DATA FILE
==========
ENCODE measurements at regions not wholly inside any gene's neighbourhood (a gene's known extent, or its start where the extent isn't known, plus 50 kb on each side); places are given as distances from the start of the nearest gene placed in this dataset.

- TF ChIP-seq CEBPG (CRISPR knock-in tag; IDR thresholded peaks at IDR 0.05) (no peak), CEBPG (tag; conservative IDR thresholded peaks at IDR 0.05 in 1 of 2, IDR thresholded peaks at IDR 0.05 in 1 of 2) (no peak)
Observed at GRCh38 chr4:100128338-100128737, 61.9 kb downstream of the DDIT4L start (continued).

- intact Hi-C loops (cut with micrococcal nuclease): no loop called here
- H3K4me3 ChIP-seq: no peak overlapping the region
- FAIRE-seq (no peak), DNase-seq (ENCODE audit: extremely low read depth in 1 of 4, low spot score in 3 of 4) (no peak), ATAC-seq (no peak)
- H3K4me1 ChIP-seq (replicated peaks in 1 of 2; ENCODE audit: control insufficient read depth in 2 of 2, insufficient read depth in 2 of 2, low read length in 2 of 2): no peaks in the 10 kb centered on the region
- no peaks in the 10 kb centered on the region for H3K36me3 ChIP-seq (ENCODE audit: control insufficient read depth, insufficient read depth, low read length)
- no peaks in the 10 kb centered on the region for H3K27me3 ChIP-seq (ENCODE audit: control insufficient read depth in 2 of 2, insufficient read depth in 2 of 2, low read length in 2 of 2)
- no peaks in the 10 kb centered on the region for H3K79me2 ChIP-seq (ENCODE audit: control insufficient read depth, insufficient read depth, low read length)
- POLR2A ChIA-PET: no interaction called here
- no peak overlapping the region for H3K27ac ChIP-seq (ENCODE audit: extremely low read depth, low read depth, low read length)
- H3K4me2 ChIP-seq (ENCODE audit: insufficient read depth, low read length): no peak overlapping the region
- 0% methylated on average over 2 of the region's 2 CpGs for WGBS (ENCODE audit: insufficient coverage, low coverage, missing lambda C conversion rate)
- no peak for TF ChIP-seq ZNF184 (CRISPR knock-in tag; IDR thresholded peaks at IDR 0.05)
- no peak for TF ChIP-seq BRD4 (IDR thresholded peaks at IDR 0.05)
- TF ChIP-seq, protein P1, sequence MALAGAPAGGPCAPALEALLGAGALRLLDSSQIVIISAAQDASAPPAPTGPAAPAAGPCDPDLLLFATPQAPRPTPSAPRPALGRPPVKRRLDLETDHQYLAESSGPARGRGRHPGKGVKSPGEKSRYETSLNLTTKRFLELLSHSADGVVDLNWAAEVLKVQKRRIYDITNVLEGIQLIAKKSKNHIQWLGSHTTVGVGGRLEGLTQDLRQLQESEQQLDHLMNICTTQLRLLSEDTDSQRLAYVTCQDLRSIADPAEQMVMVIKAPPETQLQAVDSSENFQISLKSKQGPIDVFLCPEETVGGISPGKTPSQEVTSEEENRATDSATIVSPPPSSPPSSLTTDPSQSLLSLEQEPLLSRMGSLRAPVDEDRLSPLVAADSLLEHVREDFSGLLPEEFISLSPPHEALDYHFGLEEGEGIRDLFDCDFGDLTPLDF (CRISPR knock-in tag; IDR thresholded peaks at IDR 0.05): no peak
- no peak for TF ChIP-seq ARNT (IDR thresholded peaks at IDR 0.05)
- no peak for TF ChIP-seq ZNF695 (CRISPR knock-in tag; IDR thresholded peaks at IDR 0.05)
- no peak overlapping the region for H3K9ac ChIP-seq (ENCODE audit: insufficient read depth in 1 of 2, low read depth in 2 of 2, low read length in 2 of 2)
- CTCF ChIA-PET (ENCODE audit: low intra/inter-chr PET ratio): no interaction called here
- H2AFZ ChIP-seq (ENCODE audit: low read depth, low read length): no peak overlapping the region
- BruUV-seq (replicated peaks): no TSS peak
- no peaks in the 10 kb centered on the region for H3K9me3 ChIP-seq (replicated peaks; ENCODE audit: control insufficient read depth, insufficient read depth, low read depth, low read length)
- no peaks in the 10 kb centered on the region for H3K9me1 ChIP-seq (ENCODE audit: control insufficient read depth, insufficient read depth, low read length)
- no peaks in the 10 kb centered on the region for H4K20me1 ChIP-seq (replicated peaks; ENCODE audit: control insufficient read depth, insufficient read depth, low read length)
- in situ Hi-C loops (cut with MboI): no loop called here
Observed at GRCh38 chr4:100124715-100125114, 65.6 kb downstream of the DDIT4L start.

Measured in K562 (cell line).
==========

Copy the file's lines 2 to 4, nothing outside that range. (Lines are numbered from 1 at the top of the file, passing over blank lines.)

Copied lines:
- TF ChIP-seq CEBPG (CRISPR knock-in tag; IDR thresholded peaks at IDR 0.05) (no peak), CEBPG (tag; conservative IDR thresholded peaks at IDR 0.05 in 1 of 2, IDR thresholded peaks at IDR 0.05 in 1 of 2) (no peak)
Observed at GRCh38 chr4:100128338-100128737, 61.9 kb downstream of the DDIT4L start (continued).

- intact Hi-C loops (cut with micrococcal nuclease): no loop called here